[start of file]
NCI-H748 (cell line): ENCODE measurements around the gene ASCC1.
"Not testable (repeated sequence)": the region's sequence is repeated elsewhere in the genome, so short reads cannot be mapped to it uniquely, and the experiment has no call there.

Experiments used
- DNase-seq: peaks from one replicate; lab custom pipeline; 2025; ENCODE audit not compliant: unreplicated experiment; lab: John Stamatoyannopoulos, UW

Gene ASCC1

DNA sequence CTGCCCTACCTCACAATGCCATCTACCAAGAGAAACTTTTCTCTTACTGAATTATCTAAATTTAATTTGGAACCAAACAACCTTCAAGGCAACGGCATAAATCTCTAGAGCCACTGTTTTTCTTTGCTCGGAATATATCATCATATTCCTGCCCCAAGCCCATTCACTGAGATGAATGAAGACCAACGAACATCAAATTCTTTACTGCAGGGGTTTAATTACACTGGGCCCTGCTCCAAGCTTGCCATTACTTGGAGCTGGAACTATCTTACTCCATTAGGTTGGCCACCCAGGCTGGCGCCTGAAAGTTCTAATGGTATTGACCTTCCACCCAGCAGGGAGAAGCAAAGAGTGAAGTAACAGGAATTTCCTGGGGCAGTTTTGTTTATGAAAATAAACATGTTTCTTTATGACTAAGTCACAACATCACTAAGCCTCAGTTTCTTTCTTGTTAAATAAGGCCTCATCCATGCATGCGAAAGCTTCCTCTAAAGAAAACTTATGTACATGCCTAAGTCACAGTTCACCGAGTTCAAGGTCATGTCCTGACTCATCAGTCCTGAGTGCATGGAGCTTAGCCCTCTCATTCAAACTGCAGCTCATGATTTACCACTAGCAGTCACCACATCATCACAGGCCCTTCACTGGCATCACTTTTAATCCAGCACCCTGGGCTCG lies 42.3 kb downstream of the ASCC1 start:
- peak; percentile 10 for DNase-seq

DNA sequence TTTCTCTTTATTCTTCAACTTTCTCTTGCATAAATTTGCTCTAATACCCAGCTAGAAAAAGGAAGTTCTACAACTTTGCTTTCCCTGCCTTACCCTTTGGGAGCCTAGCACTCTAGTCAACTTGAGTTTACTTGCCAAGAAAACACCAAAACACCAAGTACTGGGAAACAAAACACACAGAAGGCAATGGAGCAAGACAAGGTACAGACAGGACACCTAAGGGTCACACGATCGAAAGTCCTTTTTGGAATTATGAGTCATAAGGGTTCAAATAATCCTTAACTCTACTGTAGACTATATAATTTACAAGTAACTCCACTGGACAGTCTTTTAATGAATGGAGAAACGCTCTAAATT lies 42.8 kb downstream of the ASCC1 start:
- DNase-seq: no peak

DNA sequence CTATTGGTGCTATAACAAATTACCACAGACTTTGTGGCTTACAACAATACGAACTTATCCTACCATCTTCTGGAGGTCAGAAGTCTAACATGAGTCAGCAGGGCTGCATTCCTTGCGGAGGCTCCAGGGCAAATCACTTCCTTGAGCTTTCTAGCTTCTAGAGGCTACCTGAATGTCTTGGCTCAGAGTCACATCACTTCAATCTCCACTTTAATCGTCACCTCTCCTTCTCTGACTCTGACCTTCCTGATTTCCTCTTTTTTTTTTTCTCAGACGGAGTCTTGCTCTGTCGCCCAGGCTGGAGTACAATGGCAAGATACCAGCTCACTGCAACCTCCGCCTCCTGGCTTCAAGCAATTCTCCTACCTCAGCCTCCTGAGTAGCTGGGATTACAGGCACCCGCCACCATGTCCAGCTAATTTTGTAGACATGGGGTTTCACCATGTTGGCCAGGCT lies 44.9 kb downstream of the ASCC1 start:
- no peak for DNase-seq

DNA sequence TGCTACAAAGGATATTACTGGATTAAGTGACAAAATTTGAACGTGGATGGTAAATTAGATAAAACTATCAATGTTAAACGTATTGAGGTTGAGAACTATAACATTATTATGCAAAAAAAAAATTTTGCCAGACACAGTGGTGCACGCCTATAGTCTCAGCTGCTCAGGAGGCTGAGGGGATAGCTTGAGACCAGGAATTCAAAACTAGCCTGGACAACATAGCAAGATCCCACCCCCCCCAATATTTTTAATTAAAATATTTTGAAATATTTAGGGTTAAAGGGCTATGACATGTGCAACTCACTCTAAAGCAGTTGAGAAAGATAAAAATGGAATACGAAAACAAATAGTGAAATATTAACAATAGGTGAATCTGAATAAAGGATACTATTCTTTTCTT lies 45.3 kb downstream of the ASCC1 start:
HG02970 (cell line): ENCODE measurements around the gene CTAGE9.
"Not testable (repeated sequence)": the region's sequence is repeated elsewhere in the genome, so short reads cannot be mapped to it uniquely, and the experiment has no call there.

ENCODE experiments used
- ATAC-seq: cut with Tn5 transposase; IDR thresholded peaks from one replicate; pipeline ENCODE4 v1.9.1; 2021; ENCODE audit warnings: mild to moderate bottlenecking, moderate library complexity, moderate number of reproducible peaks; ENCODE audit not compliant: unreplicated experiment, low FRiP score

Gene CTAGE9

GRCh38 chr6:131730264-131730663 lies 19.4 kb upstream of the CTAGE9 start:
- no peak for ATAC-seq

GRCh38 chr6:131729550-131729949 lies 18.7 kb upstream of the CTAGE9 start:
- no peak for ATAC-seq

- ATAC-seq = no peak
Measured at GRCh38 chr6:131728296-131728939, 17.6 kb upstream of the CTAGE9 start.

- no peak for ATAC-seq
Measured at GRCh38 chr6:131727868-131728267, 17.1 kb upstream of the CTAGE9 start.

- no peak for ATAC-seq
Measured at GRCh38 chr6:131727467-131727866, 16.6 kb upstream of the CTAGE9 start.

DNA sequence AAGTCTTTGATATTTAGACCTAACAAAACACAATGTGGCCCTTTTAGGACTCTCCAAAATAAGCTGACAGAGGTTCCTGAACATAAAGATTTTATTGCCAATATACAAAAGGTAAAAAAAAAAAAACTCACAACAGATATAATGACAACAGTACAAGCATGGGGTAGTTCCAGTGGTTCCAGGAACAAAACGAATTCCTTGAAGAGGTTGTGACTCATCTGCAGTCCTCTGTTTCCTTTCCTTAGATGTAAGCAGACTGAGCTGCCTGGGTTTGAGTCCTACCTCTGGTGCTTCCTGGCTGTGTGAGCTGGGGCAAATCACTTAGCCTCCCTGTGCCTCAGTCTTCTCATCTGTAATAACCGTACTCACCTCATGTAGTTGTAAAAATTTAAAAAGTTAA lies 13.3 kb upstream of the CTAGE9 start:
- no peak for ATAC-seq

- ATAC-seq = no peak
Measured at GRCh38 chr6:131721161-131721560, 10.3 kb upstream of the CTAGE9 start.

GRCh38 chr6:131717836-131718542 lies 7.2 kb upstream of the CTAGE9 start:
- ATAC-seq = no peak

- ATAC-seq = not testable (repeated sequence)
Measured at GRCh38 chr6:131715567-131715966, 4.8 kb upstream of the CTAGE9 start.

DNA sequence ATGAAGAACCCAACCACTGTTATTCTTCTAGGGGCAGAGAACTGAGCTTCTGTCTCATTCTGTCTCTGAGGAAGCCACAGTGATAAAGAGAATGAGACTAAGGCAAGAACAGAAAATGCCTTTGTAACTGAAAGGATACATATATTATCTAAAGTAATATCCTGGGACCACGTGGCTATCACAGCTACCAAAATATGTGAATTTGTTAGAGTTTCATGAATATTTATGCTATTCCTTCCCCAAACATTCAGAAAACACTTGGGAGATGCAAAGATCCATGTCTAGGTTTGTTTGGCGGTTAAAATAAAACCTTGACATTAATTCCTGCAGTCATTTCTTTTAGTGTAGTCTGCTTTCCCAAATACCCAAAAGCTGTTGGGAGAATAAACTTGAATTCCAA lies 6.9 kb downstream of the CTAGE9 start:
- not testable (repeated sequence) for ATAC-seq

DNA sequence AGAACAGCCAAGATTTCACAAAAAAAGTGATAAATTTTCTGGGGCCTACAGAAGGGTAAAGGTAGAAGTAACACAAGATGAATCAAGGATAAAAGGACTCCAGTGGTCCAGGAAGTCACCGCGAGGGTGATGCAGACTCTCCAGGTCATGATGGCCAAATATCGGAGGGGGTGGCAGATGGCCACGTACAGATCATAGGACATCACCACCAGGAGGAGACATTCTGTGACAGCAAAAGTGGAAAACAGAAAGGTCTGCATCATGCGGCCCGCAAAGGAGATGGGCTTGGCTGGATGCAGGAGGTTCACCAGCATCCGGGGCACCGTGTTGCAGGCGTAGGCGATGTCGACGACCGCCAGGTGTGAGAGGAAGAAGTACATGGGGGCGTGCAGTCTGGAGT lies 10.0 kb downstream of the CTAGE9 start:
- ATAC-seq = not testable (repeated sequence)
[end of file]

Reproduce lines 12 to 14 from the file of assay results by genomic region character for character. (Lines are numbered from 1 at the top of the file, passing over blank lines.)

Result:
DNA sequence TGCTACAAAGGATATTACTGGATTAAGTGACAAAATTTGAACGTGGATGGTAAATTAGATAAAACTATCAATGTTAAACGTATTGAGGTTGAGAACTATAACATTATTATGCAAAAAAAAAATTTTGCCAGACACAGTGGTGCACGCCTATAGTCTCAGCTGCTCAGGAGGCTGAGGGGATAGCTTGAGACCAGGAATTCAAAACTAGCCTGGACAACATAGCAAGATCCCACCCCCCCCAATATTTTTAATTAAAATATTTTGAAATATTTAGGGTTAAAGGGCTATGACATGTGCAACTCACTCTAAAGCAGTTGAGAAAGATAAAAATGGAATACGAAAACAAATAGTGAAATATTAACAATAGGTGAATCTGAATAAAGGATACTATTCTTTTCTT lies 45.3 kb downstream of the ASCC1 start:
HG02970 (cell line): ENCODE measurements around the gene CTAGE9.
"Not testable (repeated sequence)": the region's sequence is repeated elsewhere in the genome, so short reads cannot be mapped to it uniquely, and the experiment has no call there.